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Just now, JumpyTheFrog said:

es, they have guardianship over him because he is legally disabled.

This is good in the sense that there is already a lot done, compared to it not having been done.

I think if you bring up that you need another plan, maybe he could get on a waiting list for a group home or supportive living.  

He might have a case manager, and your parents might be able to give you permission to speak to the case manager -- if they need some help at this point in their lives.  

I have heard that it depends on what state you live in, and maybe you live in a better state, but often it is beneficial for someone to stay in their state because they have already been on the waiting list and would start over with another waiting list if they moved.  I think this just depends, but -- I have heard it.  

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It's possible your parents are doing some things but not others -- but it sounds like if there are things they aren't doing, things are in place to start doing them.  Like -- if they don't have a case manager, maybe they haven't wanted to be part of state programs before, but maybe they would have the paperwork they needed, already, to apply for that.  

It's a lot better than not having that paperwork.  

 

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For our own dd, we have legal guardianship, and I hope that when we're gone if dd is still alive that one of her sisters will be the legal guardian. But the legal guardian is in charge of making sure she is cared for, not necessarily providing that care. I would not expect either of my other kids to carry that burden. So at some point, when her care gets too hard for us to manage, we will look at other living situations for our disabled dd--foster care or a group home. Then my other daughters would manage money aspects, be involved for health decisions, make sure her living situation is appropriate, but not provide the care.

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16 minutes ago, Lecka said:

It sounds like your BIL does receive mental health care.  He might have a diagnosis, and he might qualify for Social Security if they applied.  I think it is something they might ask the mental health provider.  

...

Otherwise I think there will still be options over time, but you guys might be starting from square one in an emergency situation.  

He does receive Social Security and is eligible for some special services (such as part-time work) in their main state. In the last year they bought a townhouse near us to spend part of the year here and part of the year there. The assumption is that their main state has more services than our state. It is probably true, although we've never looked into it.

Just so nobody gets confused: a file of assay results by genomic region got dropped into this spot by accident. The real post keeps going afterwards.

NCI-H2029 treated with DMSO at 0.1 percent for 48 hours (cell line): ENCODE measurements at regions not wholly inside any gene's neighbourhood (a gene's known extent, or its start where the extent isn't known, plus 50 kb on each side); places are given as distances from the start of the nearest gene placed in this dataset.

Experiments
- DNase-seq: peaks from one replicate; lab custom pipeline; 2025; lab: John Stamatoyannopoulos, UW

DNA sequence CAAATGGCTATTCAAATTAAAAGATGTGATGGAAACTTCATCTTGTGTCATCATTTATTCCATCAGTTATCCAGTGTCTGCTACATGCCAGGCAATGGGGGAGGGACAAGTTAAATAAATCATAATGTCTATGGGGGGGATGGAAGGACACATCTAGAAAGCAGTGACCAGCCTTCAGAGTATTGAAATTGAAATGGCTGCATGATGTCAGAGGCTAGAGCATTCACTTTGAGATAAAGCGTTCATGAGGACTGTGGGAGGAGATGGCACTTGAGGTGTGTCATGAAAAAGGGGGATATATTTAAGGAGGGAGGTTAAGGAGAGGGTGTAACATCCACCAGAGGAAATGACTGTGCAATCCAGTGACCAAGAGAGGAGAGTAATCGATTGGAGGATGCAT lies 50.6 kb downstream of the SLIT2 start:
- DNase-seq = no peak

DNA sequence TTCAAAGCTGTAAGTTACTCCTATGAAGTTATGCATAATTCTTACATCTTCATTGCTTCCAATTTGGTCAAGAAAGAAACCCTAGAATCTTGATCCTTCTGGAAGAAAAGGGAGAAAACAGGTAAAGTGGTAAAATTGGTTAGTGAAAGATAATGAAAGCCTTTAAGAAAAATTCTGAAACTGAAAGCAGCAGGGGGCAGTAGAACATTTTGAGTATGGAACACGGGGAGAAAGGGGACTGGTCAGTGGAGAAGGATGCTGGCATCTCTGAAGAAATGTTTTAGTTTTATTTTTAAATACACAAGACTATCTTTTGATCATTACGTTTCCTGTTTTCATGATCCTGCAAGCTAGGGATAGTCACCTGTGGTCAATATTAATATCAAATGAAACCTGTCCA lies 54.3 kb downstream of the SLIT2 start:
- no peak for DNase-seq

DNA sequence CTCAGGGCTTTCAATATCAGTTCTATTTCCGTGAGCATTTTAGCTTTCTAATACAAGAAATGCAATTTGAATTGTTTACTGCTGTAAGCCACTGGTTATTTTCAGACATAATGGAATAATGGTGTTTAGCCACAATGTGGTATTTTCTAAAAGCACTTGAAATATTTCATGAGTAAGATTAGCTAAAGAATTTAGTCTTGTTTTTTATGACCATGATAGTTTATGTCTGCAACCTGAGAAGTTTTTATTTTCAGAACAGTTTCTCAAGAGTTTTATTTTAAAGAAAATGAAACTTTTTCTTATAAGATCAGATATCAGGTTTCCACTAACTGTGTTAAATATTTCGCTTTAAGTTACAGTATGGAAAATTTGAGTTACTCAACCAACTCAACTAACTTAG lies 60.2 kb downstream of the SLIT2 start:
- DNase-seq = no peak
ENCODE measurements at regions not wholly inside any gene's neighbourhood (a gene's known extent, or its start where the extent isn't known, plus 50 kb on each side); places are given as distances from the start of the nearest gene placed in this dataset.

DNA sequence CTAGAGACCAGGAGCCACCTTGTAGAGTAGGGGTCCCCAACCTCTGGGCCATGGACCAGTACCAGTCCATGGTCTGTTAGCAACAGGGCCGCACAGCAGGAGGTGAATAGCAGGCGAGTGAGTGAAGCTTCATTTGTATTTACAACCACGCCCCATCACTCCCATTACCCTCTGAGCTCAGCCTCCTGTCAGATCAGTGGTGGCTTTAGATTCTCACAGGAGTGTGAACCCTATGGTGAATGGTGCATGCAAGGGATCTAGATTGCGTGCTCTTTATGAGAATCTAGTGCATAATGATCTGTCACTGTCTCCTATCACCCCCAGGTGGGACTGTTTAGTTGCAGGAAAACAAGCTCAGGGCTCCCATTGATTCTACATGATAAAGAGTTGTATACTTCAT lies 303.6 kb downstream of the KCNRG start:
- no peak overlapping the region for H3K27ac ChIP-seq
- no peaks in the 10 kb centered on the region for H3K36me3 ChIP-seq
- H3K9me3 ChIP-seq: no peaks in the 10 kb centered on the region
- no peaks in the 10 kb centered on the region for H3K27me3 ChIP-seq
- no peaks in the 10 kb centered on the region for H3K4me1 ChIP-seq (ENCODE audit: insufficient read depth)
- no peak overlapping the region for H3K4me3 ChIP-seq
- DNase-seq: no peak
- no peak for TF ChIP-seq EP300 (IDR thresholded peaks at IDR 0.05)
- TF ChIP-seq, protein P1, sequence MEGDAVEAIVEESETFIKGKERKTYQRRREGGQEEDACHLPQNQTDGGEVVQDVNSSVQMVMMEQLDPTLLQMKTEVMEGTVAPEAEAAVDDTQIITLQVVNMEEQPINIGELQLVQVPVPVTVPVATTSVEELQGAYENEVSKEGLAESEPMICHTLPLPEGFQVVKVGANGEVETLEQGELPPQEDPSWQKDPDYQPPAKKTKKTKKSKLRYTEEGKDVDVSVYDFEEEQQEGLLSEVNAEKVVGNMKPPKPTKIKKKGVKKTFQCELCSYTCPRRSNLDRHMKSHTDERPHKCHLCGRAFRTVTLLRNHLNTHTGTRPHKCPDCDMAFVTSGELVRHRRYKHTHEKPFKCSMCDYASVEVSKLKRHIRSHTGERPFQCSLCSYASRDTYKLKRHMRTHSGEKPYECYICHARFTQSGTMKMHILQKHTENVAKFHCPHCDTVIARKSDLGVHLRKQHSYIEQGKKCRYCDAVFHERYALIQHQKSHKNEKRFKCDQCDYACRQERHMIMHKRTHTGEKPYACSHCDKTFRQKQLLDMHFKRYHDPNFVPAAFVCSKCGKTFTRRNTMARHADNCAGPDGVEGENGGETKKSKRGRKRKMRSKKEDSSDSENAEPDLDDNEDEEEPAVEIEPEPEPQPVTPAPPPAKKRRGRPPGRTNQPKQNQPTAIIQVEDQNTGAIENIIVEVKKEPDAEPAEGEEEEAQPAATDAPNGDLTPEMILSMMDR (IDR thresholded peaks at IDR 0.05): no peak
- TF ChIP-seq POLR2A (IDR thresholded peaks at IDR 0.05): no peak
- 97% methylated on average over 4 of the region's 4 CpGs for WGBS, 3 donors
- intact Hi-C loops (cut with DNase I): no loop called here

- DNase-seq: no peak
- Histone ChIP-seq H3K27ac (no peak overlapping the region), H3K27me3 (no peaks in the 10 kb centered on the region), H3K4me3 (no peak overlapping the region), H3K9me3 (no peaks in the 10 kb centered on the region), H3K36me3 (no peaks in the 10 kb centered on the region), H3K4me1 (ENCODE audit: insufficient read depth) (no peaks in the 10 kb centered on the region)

13 minutes ago, Lecka said:

I think if you bring up that you need another plan, maybe he could get on a waiting list for a group home or supportive living.  

He might have a case manager, and your parents might be able to give you permission to speak to the case manager -- if they need some help at this point in their lives.  

I've never heard them talk about a case manager. Is that usually a social worker? I'll ask her if he has one. I don't know if anyone is coordinating care as far as the special needs side. I do know that MIL is frustrated at the fragmentation of his medical care and says there is no one person with the big picture of all his problems.

When I first met DH in college, his brother was talking about maybe moving out to a supportive apartment or group home or something when he was 30. I don't know what happened with that idea. Maybe BIL lost interest or maybe it wasn't going to work out. To me it feels like MIL, FIL, and DH are ignoring the inevitable issue. (This sounds really horrible, but it seems that DH is hoping that he'll luck out and somehow MIL will outlive his brother and it won't become our problem. That seems incredibly unlikely.)

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Sometimes I find myself thinking, "We better go visit all the countries and places in the next ten years. After that, we may be stuck being caregivers."

I know group homes could be an option, but I don't think DH could actually stick his brother in one. Or, at the least, I'm not sure I'd feel right about it. How do you find one where the residents aren't being abused by the staff or each other?

I think I need to convince DH to have a talk with MIL. They need to get us in on the loop in case of an  emergency. I have no idea if FIL is even capable of stepping up if something happens to MIL. 

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2 minutes ago, JumpyTheFrog said:

He does receive Social Security and is eligible for some special services (such as part-time work) in their main state. In the last year they bought a townhouse near us to spend part of the year here and part of the year there. The assumption is that their main state has more services than our state. It is probably true, although we've never looked into it.